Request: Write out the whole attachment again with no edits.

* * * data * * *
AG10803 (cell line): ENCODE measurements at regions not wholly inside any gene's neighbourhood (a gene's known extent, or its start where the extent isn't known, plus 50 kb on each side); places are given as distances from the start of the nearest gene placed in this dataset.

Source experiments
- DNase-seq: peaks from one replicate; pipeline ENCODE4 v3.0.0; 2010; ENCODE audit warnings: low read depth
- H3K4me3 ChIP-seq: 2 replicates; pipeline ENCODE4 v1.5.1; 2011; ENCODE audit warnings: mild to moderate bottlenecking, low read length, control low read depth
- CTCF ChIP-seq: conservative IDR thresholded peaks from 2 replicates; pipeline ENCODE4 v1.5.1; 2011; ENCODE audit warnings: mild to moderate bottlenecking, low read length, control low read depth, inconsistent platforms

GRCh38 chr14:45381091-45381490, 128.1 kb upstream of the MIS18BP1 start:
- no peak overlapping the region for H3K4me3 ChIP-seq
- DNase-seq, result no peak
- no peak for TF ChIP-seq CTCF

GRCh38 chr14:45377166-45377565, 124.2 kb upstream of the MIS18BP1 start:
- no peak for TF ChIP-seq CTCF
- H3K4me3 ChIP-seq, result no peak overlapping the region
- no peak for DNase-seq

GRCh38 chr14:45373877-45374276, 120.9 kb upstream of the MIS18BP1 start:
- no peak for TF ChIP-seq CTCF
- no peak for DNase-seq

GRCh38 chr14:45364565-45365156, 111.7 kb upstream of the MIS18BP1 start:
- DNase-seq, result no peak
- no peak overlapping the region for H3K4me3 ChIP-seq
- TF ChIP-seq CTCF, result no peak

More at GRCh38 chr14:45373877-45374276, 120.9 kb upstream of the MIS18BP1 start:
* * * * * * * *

AG10803 (cell line): ENCODE measurements at regions not wholly inside any gene's neighbourhood (a gene's known extent, or its start where the extent isn't known, plus 50 kb on each side); places are given as distances from the start of the nearest gene placed in this dataset.

Source experiments
- DNase-seq: peaks from one replicate; pipeline ENCODE4 v3.0.0; 2010; ENCODE audit warnings: low read depth
- H3K4me3 ChIP-seq: 2 replicates; pipeline ENCODE4 v1.5.1; 2011; ENCODE audit warnings: mild to moderate bottlenecking, low read length, control low read depth
- CTCF ChIP-seq: conservative IDR thresholded peaks from 2 replicates; pipeline ENCODE4 v1.5.1; 2011; ENCODE audit warnings: mild to moderate bottlenecking, low read length, control low read depth, inconsistent platforms

GRCh38 chr14:45381091-45381490, 128.1 kb upstream of the MIS18BP1 start:
- no peak overlapping the region for H3K4me3 ChIP-seq
- DNase-seq, result no peak
- no peak for TF ChIP-seq CTCF

GRCh38 chr14:45377166-45377565, 124.2 kb upstream of the MIS18BP1 start:
- no peak for TF ChIP-seq CTCF
- H3K4me3 ChIP-seq, result no peak overlapping the region
- no peak for DNase-seq

GRCh38 chr14:45373877-45374276, 120.9 kb upstream of the MIS18BP1 start:
- no peak for TF ChIP-seq CTCF
- no peak for DNase-seq

GRCh38 chr14:45364565-45365156, 111.7 kb upstream of the MIS18BP1 start:
- DNase-seq, result no peak
- no peak overlapping the region for H3K4me3 ChIP-seq
- TF ChIP-seq CTCF, result no peak

More at GRCh38 chr14:45373877-45374276, 120.9 kb upstream of the MIS18BP1 start: